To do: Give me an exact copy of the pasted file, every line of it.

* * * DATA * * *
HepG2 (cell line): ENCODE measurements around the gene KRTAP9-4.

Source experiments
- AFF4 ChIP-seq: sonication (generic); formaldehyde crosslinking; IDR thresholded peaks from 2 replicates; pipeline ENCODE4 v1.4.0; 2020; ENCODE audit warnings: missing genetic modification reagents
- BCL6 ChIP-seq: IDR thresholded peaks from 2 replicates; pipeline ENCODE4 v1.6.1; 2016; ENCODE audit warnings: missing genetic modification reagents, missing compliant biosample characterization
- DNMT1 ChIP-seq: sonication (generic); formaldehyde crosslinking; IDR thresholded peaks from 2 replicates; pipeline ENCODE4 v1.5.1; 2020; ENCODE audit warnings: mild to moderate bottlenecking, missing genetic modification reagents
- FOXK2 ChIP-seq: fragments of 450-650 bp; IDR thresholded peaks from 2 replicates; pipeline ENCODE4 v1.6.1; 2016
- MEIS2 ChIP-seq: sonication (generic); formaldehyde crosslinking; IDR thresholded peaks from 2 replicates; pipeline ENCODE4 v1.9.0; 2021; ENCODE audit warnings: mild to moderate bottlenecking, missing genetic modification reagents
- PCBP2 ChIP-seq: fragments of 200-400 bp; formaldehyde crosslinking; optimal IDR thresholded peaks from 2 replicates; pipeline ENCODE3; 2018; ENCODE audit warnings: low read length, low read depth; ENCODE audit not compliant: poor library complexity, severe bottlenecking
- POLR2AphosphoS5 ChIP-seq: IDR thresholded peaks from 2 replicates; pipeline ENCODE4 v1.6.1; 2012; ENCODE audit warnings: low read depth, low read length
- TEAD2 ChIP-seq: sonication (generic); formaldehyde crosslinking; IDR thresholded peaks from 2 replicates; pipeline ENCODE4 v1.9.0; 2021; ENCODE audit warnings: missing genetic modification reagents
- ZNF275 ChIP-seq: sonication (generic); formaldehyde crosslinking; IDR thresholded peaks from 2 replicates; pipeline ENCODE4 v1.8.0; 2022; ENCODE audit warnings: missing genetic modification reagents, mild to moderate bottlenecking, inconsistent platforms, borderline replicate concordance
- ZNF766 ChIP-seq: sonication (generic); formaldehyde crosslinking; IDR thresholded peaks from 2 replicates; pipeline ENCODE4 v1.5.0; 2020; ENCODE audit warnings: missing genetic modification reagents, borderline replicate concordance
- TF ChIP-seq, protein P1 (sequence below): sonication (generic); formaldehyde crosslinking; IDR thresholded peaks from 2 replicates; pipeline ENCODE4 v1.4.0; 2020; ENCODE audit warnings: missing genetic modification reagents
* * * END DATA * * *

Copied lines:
HepG2 (cell line): ENCODE measurements around the gene KRTAP9-4.

Source experiments
- AFF4 ChIP-seq: sonication (generic); formaldehyde crosslinking; IDR thresholded peaks from 2 replicates; pipeline ENCODE4 v1.4.0; 2020; ENCODE audit warnings: missing genetic modification reagents
- BCL6 ChIP-seq: IDR thresholded peaks from 2 replicates; pipeline ENCODE4 v1.6.1; 2016; ENCODE audit warnings: missing genetic modification reagents, missing compliant biosample characterization
- DNMT1 ChIP-seq: sonication (generic); formaldehyde crosslinking; IDR thresholded peaks from 2 replicates; pipeline ENCODE4 v1.5.1; 2020; ENCODE audit warnings: mild to moderate bottlenecking, missing genetic modification reagents
- FOXK2 ChIP-seq: fragments of 450-650 bp; IDR thresholded peaks from 2 replicates; pipeline ENCODE4 v1.6.1; 2016
- MEIS2 ChIP-seq: sonication (generic); formaldehyde crosslinking; IDR thresholded peaks from 2 replicates; pipeline ENCODE4 v1.9.0; 2021; ENCODE audit warnings: mild to moderate bottlenecking, missing genetic modification reagents
- PCBP2 ChIP-seq: fragments of 200-400 bp; formaldehyde crosslinking; optimal IDR thresholded peaks from 2 replicates; pipeline ENCODE3; 2018; ENCODE audit warnings: low read length, low read depth; ENCODE audit not compliant: poor library complexity, severe bottlenecking
- POLR2AphosphoS5 ChIP-seq: IDR thresholded peaks from 2 replicates; pipeline ENCODE4 v1.6.1; 2012; ENCODE audit warnings: low read depth, low read length
- TEAD2 ChIP-seq: sonication (generic); formaldehyde crosslinking; IDR thresholded peaks from 2 replicates; pipeline ENCODE4 v1.9.0; 2021; ENCODE audit warnings: missing genetic modification reagents
- ZNF275 ChIP-seq: sonication (generic); formaldehyde crosslinking; IDR thresholded peaks from 2 replicates; pipeline ENCODE4 v1.8.0; 2022; ENCODE audit warnings: missing genetic modification reagents, mild to moderate bottlenecking, inconsistent platforms, borderline replicate concordance
- ZNF766 ChIP-seq: sonication (generic); formaldehyde crosslinking; IDR thresholded peaks from 2 replicates; pipeline ENCODE4 v1.5.0; 2020; ENCODE audit warnings: missing genetic modification reagents, borderline replicate concordance
- TF ChIP-seq, protein P1 (sequence below): sonication (generic); formaldehyde crosslinking; IDR thresholded peaks from 2 replicates; pipeline ENCODE4 v1.4.0; 2020; ENCODE audit warnings: missing genetic modification reagents